China launched its third and final module Monday in its effort to complete its permanent space station as competition with the United States continues to intensify.
Mengtian was launched into space from Wenchang Satellite Launch Center in Hainan. It is the second laboratory module for the station, along with Wentian.
Onlookers donned Chinese flags as well as T-shirts with the characters for China, while photographers also crowded in to document the event.
Mengtian was launched aboard a Long March-5B Y4 carrier rocket and was expected to spend 13 hours in flight before reaching the station, known as Tiangong, or “Celestial Palace.” Crew members will be able to conduct experiments in a zero-gravity atmosphere on Mengtian while also having access to an airlock and a small robotic arm to aid in extravehicular payloads.
Tiangong is currently housing three crew members — two male and one female astronauts — according to the China Manned Space Agency. The crew members arrived at the station in June for a six-month-long venture in which they will complete the station’s assembly, engage in spacewalks and conduct other experiments.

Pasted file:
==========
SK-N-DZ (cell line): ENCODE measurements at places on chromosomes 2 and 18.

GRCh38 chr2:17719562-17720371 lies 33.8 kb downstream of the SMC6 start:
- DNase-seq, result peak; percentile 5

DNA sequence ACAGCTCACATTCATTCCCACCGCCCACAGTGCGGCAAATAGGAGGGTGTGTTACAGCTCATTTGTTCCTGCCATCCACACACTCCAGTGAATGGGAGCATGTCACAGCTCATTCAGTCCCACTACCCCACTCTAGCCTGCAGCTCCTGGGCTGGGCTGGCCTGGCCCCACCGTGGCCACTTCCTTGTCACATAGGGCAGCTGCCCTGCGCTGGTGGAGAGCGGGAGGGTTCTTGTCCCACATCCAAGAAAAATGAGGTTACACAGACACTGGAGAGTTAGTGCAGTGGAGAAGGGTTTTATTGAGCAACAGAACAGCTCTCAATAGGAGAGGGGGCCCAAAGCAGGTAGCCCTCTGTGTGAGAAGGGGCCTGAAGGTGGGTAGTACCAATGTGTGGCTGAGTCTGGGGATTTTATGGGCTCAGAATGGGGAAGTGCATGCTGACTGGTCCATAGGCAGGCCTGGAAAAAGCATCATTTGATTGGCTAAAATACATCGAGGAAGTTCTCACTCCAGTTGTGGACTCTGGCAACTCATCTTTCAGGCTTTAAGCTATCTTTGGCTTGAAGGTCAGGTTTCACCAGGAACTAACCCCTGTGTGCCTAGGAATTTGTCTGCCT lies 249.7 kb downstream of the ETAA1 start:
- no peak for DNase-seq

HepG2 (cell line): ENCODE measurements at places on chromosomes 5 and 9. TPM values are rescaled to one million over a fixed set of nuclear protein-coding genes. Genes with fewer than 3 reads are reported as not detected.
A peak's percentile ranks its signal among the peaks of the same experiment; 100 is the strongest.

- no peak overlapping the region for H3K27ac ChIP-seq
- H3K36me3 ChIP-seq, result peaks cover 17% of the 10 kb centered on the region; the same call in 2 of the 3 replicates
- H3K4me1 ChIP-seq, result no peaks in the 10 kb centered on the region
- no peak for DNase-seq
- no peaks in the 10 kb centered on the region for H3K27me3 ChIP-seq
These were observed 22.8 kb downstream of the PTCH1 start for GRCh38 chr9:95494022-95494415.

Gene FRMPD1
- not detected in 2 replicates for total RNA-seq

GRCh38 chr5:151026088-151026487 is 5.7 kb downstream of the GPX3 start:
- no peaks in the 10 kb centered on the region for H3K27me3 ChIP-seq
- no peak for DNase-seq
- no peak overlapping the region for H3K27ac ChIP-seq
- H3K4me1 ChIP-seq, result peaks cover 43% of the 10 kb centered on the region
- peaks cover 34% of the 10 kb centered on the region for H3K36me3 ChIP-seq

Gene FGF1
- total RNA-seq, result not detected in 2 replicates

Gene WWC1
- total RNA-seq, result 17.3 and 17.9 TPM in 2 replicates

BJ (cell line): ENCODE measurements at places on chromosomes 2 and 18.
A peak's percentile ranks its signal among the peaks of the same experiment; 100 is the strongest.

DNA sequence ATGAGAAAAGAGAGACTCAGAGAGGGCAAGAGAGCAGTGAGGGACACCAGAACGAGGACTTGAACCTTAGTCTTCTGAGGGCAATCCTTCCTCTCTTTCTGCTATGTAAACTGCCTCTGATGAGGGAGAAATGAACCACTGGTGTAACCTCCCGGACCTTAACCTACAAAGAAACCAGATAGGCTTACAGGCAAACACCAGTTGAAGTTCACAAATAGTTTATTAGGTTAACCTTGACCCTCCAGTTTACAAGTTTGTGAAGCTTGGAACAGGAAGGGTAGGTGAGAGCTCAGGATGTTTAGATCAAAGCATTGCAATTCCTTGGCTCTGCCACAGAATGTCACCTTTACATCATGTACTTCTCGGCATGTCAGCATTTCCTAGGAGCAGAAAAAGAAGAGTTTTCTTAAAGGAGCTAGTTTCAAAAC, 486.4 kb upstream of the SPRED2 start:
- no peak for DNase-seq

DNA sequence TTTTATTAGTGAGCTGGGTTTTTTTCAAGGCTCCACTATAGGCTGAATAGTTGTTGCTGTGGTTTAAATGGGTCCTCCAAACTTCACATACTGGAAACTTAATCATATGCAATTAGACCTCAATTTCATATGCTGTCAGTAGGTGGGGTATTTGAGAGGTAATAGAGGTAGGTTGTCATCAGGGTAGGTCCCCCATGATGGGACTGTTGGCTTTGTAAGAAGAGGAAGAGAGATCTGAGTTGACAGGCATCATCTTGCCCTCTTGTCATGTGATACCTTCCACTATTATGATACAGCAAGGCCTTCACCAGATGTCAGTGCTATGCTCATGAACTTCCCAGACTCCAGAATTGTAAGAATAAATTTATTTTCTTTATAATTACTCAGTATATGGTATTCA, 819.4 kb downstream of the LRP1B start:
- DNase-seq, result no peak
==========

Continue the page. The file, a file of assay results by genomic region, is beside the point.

Following Mengtian’s arrival, an uncrewed Tianzhou cargo craft is expected to dock with the station next month, with a crewed mission scheduled shortly after in December. Crews may overlap as a result of the scheduled launches.
Mengtian and Wentian collectively make up Tiangong. They are both connected to the Tianhe core module where the crew currently lives and works.
Wentian is the heaviest single-module spacecraft currently in space, weighing in at 23 tons. China plans to launch the Xuntian space telescope next year, which will orbit in sequence with Tiangong and dock occasionally for maintenance.
China’s increasing space capabilities have become a hot-button topic as competition with the U.S. continues to gain momentum.
China’s crewed space program is officially three decades old this year. But it truly got underway in 2003, when China became only the third country after the U.S. and Russia to put a human into space using its own resources.
The U.S. excluded China from the International Space Station because of its program’s military ties.
The Associated Press contributed to this report.